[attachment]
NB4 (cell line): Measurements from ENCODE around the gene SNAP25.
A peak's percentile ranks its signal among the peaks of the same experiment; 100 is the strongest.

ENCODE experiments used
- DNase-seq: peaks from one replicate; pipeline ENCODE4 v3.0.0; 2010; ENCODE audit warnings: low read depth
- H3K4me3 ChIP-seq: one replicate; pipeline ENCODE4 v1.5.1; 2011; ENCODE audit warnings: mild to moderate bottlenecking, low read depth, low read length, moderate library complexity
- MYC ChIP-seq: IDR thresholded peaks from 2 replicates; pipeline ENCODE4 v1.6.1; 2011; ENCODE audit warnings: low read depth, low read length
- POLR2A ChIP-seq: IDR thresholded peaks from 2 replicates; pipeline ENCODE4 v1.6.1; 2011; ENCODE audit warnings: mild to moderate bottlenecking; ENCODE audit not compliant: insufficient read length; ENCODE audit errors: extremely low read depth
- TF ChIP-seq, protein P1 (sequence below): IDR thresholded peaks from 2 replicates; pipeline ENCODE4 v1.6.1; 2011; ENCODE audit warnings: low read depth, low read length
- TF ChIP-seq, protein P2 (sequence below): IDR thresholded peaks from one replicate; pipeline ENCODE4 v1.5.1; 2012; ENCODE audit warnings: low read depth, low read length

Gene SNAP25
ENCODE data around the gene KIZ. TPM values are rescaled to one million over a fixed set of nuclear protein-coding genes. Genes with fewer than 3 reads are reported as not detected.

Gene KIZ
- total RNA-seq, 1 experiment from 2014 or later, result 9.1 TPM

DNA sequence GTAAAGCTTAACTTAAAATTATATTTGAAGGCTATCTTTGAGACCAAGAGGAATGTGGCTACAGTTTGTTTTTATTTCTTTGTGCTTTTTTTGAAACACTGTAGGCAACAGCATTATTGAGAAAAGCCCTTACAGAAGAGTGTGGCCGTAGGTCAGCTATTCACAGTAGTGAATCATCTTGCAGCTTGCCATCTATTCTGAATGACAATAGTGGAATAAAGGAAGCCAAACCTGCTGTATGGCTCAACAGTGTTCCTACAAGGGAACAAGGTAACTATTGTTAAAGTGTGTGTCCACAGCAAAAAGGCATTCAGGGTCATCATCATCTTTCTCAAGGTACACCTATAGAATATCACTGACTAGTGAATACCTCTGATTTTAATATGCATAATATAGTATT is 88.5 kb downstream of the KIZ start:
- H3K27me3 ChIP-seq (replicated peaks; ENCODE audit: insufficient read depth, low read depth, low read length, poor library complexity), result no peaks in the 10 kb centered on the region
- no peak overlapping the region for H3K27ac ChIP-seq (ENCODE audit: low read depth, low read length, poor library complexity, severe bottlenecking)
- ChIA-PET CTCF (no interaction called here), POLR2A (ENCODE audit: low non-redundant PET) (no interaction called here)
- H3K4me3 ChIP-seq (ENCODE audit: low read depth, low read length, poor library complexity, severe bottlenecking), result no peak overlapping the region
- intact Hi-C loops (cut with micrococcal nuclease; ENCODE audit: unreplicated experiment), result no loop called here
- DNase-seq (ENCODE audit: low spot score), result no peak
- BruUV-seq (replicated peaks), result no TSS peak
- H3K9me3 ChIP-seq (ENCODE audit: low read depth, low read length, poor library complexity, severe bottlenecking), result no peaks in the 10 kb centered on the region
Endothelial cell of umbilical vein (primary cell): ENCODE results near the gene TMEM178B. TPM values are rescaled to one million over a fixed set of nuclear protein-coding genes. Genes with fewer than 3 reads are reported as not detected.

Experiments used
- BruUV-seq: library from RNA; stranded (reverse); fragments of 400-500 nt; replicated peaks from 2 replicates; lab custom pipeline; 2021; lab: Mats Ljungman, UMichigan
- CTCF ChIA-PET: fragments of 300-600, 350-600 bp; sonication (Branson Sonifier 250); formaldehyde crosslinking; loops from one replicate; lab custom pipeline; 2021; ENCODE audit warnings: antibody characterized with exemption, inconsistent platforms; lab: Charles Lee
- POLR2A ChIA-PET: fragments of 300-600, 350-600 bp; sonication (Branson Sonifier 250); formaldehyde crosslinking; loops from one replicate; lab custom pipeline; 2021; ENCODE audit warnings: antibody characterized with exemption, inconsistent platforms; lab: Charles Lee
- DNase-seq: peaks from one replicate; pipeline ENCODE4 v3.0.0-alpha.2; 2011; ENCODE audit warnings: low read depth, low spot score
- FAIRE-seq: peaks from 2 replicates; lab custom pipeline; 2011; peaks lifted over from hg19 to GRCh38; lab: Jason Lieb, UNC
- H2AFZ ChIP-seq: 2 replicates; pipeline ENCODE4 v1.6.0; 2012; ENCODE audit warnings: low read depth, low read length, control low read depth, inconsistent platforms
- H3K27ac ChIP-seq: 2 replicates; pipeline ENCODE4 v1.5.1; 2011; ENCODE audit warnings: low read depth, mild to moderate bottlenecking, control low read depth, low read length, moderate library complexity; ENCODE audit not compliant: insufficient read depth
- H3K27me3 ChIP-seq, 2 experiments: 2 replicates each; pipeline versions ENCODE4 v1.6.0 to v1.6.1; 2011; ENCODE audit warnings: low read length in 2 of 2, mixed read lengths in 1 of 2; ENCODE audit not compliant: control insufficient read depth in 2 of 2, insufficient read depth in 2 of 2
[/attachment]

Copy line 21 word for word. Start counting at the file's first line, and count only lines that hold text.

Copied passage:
- BruUV-seq (replicated peaks), result no TSS peak